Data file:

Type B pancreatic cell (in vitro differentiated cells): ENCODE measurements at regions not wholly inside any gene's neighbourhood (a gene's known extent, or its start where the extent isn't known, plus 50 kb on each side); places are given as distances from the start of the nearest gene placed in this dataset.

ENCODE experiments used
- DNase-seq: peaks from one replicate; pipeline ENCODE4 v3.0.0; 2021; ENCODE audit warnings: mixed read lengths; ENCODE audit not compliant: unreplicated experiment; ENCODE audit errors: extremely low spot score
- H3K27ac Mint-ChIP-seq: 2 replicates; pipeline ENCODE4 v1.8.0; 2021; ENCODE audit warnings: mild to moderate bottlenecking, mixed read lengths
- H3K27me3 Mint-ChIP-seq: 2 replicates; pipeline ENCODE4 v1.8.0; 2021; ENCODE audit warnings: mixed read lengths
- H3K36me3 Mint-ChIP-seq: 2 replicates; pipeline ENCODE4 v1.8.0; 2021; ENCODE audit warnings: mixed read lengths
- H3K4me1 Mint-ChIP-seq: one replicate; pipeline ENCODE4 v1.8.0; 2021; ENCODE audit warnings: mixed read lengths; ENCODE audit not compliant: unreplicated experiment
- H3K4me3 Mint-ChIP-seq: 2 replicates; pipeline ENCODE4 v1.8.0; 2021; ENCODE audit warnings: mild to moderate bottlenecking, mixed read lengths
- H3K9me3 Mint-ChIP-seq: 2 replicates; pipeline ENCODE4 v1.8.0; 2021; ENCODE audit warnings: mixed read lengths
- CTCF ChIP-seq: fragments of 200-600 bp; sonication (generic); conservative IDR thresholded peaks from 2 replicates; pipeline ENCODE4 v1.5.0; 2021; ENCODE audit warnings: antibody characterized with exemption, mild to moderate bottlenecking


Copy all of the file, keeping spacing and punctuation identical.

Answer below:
Type B pancreatic cell (in vitro differentiated cells): ENCODE measurements at regions not wholly inside any gene's neighbourhood (a gene's known extent, or its start where the extent isn't known, plus 50 kb on each side); places are given as distances from the start of the nearest gene placed in this dataset.

ENCODE experiments used
- DNase-seq: peaks from one replicate; pipeline ENCODE4 v3.0.0; 2021; ENCODE audit warnings: mixed read lengths; ENCODE audit not compliant: unreplicated experiment; ENCODE audit errors: extremely low spot score
- H3K27ac Mint-ChIP-seq: 2 replicates; pipeline ENCODE4 v1.8.0; 2021; ENCODE audit warnings: mild to moderate bottlenecking, mixed read lengths
- H3K27me3 Mint-ChIP-seq: 2 replicates; pipeline ENCODE4 v1.8.0; 2021; ENCODE audit warnings: mixed read lengths
- H3K36me3 Mint-ChIP-seq: 2 replicates; pipeline ENCODE4 v1.8.0; 2021; ENCODE audit warnings: mixed read lengths
- H3K4me1 Mint-ChIP-seq: one replicate; pipeline ENCODE4 v1.8.0; 2021; ENCODE audit warnings: mixed read lengths; ENCODE audit not compliant: unreplicated experiment
- H3K4me3 Mint-ChIP-seq: 2 replicates; pipeline ENCODE4 v1.8.0; 2021; ENCODE audit warnings: mild to moderate bottlenecking, mixed read lengths
- H3K9me3 Mint-ChIP-seq: 2 replicates; pipeline ENCODE4 v1.8.0; 2021; ENCODE audit warnings: mixed read lengths
- CTCF ChIP-seq: fragments of 200-600 bp; sonication (generic); conservative IDR thresholded peaks from 2 replicates; pipeline ENCODE4 v1.5.0; 2021; ENCODE audit warnings: antibody characterized with exemption, mild to moderate bottlenecking